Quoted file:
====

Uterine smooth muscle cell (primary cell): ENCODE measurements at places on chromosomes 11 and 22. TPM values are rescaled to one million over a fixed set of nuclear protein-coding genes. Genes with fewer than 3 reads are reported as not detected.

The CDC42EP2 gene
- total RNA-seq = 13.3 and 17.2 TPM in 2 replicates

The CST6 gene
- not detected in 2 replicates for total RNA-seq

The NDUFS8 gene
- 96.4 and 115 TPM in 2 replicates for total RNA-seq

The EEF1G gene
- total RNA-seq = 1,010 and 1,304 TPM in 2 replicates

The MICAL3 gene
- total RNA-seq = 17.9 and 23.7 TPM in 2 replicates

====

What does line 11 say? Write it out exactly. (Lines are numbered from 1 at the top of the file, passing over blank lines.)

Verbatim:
- total RNA-seq = 17.9 and 23.7 TPM in 2 replicates